Charles I waged civil wars that cost one in ten Englishmen their lives. But in 1649 Parliament was hard put to find a lawyer with the skill and daring to prosecute a king who claimed to be above the law. In the end, they chose the radical lawyer John Cooke, whose Puritan conscience, political vision, and love of civil liberties gave him the courage to bring the king to trial. As a result, Charles I was beheaded, but eleven years later Cooke himself was arrested, tried, and executed at the hands of Charles II.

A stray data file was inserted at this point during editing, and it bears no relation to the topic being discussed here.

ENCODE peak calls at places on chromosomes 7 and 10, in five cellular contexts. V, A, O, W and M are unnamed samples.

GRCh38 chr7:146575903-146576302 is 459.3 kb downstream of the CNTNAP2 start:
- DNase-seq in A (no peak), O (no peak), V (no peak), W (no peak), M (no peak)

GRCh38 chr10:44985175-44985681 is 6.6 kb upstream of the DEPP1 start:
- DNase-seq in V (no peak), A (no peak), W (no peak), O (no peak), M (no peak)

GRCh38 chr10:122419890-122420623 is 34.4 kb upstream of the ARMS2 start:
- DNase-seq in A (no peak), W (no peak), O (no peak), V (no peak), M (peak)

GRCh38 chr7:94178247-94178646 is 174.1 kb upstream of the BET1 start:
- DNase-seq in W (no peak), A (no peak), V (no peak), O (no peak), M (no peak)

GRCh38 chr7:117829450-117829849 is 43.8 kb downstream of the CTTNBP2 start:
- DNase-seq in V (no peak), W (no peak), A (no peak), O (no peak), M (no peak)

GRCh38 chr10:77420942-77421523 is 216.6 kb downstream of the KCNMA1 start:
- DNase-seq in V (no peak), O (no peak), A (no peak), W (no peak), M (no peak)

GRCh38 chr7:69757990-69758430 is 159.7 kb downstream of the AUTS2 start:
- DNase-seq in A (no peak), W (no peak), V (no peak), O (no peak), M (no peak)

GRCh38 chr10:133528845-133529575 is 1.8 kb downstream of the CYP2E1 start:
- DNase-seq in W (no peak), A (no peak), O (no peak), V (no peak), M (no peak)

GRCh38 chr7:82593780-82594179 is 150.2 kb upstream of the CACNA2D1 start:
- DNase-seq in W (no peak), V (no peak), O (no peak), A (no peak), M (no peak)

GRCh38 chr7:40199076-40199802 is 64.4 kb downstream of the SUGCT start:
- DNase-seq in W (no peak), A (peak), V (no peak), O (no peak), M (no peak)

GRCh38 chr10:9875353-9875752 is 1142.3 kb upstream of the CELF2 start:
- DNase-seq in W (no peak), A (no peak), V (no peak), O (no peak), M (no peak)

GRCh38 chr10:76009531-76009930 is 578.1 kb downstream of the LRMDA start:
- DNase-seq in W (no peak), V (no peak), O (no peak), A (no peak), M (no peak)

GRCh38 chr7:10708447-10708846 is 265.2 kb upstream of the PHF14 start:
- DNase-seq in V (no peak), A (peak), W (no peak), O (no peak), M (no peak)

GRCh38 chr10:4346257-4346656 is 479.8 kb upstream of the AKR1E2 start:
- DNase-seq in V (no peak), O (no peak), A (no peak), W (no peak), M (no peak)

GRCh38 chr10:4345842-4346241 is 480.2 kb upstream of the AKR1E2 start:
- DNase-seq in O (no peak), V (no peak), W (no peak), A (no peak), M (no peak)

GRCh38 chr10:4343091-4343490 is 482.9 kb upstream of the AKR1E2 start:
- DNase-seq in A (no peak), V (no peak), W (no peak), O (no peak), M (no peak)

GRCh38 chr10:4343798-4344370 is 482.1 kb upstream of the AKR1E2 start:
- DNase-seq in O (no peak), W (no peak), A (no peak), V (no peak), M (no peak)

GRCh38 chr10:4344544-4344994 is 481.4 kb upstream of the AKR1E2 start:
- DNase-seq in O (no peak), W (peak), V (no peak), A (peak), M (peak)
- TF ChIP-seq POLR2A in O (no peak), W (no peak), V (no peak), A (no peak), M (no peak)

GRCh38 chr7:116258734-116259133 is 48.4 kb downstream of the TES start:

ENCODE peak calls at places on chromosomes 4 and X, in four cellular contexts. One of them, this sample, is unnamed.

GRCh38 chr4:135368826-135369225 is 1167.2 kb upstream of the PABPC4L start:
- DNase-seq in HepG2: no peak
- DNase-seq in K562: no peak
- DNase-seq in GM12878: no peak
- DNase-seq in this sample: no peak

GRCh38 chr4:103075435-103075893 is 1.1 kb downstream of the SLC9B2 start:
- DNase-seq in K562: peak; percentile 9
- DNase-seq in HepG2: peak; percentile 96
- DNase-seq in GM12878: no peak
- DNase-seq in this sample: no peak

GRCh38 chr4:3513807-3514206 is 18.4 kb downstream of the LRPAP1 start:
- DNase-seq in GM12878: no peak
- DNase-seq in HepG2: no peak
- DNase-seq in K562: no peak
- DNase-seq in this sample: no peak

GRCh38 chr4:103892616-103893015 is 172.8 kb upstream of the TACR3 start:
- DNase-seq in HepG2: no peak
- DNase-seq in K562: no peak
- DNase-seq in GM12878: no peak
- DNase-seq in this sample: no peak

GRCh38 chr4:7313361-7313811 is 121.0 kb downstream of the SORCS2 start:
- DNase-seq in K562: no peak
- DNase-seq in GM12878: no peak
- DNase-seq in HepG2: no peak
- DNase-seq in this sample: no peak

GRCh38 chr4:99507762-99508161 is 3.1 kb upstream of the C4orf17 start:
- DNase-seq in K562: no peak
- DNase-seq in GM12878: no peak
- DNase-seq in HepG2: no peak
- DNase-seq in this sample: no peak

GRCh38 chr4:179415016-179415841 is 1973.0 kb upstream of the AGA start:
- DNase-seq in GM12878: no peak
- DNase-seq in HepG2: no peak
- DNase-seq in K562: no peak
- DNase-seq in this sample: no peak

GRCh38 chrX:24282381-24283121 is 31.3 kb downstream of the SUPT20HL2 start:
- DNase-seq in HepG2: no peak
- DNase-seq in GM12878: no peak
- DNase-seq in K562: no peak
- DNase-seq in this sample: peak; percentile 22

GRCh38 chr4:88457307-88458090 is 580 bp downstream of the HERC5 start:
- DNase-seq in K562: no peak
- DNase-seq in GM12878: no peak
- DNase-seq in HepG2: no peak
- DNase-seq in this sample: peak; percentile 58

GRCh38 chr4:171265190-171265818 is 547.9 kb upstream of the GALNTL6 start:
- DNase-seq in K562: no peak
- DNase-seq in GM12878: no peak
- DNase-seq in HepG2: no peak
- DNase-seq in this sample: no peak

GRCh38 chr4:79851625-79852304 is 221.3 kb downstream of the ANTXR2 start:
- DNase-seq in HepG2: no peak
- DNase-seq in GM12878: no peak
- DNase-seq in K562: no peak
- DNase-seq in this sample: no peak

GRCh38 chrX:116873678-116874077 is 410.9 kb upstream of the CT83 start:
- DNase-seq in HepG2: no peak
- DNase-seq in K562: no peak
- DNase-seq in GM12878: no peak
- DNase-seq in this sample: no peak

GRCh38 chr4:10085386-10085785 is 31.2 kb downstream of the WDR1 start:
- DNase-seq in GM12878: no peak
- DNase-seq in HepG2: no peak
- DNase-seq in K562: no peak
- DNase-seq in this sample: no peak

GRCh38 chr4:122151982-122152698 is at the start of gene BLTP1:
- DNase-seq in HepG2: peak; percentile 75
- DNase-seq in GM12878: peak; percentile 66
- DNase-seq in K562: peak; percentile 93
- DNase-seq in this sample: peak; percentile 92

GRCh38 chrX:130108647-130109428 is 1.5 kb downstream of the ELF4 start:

Geoffrey Robertson, a renowned human rights lawyer, provides a vivid new reading of the tumultuous Civil War years, exposing long-hidden truths: that the king was guilty, that his execution was necessary to establish the sovereignty of Parliament, that the regicide trials were rigged and their victims should be seen as national heroes. Cooke’s trial of Charles I, the first trial of a head of state for waging war on his own people, became a forerunner of the trials of Augusto Pinochet, Slobodan Milosevic, and Saddam Hussein. The Tyrannicide Brief is a superb work of history that casts a revelatory light on some of the most important issues of our time.